A small piece of paper, hand written, slightly crumbled after having been carefully folded and worn in one’s wallet. A father’s wallet. He unfolds the paper and shows it to everybody. It’s his handwriting—he had copied a text and brought it home. There are around a dozen lines, mostly words, not full sentences. The school girl reads them, and then listens. Her parents are talking. It is a poem by a young woman poet they both admired. It’s 1984, it’s early in the afternoon and it’s already getting dark. It must be fall or winter. The girl is ten, and the carefully copied lines on the folded paper do not sound like poetry to her. There’s not much rhyme and no complete sentences. It’s also very short in comparison to the poems she’d learned in school and looks artless. 

She is however mesmerized and unable to say much. The words and phrases are simple, very common, she knows them all, and understands them perfectly, they are part of her everyday life—food, drinks, images in the streets, daily activities, TV messages, and party slogans. She is silent, her parents are talking. The lines stay with her, they are so common, direct, straightforward—sounds and images from her own life, from her family’s life, brought together in no particular order. It’s unlike everything she has read so far, no heroic events, no pioneers, no celebration of national events, no beautiful landscape to be admired/cherished.  It’s like a list of daily life things, just commonplace things, though so powerful, so telling. A poet, a great poet actually, writing about what they were all living, talking, experiencing, and also publishing it just like this, showing how their life actually was. While the ten-year-old could not say it, she probably did not have the words, it looked so courageous, and it talked to her in ways no other poem had done before.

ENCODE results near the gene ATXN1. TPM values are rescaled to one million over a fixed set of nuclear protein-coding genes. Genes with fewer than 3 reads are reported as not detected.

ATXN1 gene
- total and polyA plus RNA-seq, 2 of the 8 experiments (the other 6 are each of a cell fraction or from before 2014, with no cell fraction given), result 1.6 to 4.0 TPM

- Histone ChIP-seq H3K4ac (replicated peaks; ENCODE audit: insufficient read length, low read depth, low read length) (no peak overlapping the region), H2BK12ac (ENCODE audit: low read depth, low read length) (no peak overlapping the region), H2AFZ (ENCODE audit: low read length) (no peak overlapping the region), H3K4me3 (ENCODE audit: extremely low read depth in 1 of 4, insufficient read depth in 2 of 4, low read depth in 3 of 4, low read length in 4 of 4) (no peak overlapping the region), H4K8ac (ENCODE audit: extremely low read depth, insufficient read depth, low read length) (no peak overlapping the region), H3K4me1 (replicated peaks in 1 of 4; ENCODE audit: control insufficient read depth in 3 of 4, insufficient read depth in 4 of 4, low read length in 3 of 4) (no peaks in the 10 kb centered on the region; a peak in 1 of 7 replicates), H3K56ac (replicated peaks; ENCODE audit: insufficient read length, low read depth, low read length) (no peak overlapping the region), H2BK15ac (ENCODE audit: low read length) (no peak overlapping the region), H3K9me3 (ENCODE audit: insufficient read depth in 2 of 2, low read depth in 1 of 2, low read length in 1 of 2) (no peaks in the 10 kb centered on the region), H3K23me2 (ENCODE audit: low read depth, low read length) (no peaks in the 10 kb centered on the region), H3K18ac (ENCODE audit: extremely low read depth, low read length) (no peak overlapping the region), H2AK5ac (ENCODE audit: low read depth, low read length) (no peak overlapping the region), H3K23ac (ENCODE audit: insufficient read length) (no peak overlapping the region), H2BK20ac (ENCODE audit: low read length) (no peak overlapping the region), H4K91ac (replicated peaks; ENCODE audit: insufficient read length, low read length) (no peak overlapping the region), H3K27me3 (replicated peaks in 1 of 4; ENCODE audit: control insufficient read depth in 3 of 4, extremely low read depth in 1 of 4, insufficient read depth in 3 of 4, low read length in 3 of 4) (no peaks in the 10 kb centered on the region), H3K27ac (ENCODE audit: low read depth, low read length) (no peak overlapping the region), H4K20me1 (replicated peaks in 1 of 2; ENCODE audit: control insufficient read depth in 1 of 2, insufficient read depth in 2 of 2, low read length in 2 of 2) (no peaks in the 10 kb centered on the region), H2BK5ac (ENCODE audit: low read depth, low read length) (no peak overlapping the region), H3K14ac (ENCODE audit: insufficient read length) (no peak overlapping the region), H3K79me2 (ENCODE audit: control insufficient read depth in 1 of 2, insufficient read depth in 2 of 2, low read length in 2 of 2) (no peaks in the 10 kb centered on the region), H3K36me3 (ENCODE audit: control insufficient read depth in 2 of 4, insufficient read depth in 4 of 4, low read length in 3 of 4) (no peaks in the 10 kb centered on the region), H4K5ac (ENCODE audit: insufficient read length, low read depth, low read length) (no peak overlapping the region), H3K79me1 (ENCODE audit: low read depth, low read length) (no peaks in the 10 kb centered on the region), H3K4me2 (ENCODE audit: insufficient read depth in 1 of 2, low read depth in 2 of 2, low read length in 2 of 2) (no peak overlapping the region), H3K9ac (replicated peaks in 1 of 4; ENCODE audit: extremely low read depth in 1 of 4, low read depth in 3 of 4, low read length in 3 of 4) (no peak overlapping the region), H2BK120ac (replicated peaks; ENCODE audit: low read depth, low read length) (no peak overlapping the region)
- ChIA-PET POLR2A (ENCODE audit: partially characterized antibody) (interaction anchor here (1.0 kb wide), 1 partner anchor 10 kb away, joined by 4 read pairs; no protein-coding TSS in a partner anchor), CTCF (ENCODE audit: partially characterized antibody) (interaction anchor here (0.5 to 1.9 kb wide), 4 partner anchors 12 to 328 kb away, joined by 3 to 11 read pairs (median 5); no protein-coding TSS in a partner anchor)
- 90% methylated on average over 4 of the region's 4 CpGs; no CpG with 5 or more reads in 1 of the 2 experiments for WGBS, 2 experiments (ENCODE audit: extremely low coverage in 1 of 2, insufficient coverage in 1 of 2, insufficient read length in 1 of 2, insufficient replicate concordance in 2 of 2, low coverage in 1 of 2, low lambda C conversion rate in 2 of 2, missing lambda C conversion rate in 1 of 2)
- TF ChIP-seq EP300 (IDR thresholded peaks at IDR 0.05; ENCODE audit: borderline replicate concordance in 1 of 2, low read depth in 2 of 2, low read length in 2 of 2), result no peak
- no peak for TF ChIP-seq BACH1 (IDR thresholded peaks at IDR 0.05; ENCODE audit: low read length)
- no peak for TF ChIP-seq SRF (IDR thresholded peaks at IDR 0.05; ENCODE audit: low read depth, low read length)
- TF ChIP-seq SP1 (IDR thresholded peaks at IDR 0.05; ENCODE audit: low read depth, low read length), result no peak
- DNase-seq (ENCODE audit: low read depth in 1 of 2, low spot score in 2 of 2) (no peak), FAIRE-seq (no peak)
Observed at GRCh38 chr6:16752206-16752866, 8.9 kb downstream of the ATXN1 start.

This poem was published, and then censored, erased, disappeared. It was hard to get, and that’s why her father had copied it. That the poem was censured and the issue of the literary magazine in which it was published was withdrawn and destroyed didn’t really puzzle her. On the other hand, that a famous poet could write such a poem, that it got published in the first place, and that it came out in a national (literary) magazine—this was amazing, a complete surprise. However, the little girl did not know how to express all this, or ask for further explanation. Asking questions, interrogating things, was not part of her upbringing, neither at school, nor at home. Moreover, the poem said it all, it said “everything” that she needed to know: it’s “Everything,” by Ana Blandiana.


… leaves, words, tears, 
 cans, cats, 
streetcars from time to time, queueing for flour 
[with] ladybugs, empty bottles, speeches, 
eternal T.V images, 
Colorado bugs, gas, 
little flags, the European championship [soccer] cup
buses running with propane cylinders, 
same old portraits, 
apples not accepted abroad, 
newspapers, rolls, 
fake oil, carnations, 
airport welcomes, cico lemonade, [chocolate] sticks, 
Bucharest salami, diet yogurt, 
Gypsy women selling Kent cigarettes, Crevedia eggs, 
the Saturday T.V serial, 
surrogate coffee, 
the peoples’ struggle for peace, the choirs, 
the yield crop, Gerovital; the cops on Calea Victoriei, 
the “Singing of Romania,” adidas, 
the Bulgarian compote, political jokes, Ocean fish, 

Ana Blandiana 1984